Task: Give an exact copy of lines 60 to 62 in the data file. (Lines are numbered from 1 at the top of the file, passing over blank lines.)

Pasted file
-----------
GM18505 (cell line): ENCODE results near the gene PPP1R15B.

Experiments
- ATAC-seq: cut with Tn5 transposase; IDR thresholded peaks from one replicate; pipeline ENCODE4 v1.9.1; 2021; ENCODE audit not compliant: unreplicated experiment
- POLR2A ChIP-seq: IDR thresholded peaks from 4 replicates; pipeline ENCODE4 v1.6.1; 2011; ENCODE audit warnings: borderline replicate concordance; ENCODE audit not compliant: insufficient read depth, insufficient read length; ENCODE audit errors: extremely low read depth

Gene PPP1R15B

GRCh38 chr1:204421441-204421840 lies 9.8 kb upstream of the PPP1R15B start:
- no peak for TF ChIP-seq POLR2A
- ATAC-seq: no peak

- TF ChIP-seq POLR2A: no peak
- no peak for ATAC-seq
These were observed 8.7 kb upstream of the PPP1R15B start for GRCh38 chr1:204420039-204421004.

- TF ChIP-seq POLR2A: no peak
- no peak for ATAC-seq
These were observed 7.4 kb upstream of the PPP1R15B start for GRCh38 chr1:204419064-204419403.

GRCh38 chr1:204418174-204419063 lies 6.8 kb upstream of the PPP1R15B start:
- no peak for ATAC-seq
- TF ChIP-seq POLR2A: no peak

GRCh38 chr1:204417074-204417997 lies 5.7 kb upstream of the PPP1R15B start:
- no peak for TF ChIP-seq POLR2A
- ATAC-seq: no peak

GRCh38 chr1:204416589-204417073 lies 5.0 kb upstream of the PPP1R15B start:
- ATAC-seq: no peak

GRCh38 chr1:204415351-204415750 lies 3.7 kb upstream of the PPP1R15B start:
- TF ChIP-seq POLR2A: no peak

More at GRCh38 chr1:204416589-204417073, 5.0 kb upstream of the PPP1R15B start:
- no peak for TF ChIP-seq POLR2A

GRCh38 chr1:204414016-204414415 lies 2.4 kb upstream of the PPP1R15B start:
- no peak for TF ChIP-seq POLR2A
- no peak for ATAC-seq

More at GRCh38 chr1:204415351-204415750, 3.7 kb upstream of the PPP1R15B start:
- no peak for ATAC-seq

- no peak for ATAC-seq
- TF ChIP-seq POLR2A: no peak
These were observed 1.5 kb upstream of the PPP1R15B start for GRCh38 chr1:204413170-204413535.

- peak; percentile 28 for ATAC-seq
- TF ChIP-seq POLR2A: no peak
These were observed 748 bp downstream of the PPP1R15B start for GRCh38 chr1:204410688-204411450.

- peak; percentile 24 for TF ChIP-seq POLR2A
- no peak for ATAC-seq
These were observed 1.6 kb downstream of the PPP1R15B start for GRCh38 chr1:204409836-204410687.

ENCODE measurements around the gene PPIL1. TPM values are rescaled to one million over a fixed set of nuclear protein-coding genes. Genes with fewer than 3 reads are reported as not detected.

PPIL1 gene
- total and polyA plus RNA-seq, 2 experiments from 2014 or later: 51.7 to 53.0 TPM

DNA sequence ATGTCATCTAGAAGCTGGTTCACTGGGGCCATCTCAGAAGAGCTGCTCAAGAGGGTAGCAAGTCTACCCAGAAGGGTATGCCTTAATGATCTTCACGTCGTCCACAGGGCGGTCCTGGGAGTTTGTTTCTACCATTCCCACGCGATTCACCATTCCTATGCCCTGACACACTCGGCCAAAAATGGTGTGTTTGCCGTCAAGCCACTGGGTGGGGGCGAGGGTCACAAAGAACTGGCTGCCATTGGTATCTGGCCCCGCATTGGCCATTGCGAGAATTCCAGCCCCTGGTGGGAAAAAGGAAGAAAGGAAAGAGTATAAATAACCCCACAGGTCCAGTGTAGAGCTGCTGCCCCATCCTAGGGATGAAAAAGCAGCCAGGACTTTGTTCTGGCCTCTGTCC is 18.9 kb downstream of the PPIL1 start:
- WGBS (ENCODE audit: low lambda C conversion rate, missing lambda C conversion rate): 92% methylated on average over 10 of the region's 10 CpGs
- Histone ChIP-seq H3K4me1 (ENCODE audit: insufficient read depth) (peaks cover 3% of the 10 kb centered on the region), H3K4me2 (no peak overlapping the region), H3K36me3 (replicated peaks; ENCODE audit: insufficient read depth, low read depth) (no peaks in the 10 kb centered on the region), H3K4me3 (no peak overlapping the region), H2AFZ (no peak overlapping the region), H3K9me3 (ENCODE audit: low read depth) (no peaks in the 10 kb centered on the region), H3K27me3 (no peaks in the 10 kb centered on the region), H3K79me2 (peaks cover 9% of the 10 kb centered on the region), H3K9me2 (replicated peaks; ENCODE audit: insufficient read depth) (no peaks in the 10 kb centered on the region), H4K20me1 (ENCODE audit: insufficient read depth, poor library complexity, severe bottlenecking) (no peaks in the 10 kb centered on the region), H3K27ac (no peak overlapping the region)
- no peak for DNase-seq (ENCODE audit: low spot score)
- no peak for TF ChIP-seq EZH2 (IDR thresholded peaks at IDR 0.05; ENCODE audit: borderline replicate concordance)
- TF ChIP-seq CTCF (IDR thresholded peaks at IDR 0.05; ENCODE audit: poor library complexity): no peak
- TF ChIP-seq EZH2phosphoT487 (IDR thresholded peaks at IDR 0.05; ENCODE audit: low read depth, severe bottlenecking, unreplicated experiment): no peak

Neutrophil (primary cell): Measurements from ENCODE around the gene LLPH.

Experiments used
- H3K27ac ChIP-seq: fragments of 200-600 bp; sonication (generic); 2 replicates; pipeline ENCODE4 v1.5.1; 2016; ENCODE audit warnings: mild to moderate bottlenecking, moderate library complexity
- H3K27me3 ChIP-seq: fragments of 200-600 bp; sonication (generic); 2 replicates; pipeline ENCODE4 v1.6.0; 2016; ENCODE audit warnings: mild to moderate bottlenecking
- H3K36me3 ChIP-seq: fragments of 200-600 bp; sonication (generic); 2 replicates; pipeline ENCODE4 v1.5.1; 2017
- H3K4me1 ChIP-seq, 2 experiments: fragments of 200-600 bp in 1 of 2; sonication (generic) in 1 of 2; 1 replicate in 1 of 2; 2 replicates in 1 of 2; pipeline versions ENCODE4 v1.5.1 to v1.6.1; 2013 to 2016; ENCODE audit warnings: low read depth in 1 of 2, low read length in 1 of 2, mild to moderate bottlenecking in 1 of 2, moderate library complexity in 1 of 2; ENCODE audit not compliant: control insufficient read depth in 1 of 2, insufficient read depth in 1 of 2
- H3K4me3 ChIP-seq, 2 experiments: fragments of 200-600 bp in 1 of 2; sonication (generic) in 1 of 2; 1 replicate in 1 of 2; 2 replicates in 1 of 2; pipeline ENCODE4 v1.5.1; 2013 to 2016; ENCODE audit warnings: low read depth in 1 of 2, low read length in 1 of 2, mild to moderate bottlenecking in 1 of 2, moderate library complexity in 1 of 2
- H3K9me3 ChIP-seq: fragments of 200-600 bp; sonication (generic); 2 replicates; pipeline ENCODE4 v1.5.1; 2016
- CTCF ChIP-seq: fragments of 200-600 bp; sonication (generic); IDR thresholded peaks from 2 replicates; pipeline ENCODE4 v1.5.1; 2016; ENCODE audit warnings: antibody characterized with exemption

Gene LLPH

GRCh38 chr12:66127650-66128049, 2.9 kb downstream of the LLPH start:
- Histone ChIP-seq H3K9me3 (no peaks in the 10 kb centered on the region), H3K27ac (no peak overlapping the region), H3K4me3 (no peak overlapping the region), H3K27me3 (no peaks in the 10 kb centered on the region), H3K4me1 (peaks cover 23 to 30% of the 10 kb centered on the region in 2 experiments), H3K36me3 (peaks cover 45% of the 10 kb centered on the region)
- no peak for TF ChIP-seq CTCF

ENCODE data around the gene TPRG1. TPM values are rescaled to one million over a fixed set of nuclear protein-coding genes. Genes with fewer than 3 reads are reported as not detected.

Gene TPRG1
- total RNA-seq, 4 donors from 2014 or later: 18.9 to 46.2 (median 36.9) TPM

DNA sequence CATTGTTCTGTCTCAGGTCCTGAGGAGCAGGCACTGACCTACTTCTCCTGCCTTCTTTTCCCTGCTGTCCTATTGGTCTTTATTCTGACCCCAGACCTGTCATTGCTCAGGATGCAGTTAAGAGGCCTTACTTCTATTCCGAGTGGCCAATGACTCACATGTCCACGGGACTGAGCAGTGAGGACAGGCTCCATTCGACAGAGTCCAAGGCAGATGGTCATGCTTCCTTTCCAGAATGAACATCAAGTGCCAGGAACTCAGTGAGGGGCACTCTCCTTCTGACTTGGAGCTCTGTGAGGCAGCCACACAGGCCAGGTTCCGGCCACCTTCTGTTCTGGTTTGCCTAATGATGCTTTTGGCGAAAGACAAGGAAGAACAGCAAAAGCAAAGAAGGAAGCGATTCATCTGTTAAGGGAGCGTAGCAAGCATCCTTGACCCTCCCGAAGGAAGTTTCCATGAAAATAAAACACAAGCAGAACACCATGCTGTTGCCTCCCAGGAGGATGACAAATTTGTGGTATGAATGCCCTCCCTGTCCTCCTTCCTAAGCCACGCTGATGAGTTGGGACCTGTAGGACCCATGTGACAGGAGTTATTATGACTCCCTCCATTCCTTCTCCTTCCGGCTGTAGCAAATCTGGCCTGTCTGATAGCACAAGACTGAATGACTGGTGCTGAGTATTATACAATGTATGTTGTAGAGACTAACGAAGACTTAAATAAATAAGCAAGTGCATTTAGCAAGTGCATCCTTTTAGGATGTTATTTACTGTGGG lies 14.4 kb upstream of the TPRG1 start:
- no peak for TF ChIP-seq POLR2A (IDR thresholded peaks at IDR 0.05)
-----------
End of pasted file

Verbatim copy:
Gene LLPH

GRCh38 chr12:66127650-66128049, 2.9 kb downstream of the LLPH start:
- Histone ChIP-seq H3K9me3 (no peaks in the 10 kb centered on the region), H3K27ac (no peak overlapping the region), H3K4me3 (no peak overlapping the region), H3K27me3 (no peaks in the 10 kb centered on the region), H3K4me1 (peaks cover 23 to 30% of the 10 kb centered on the region in 2 experiments), H3K36me3 (peaks cover 45% of the 10 kb centered on the region)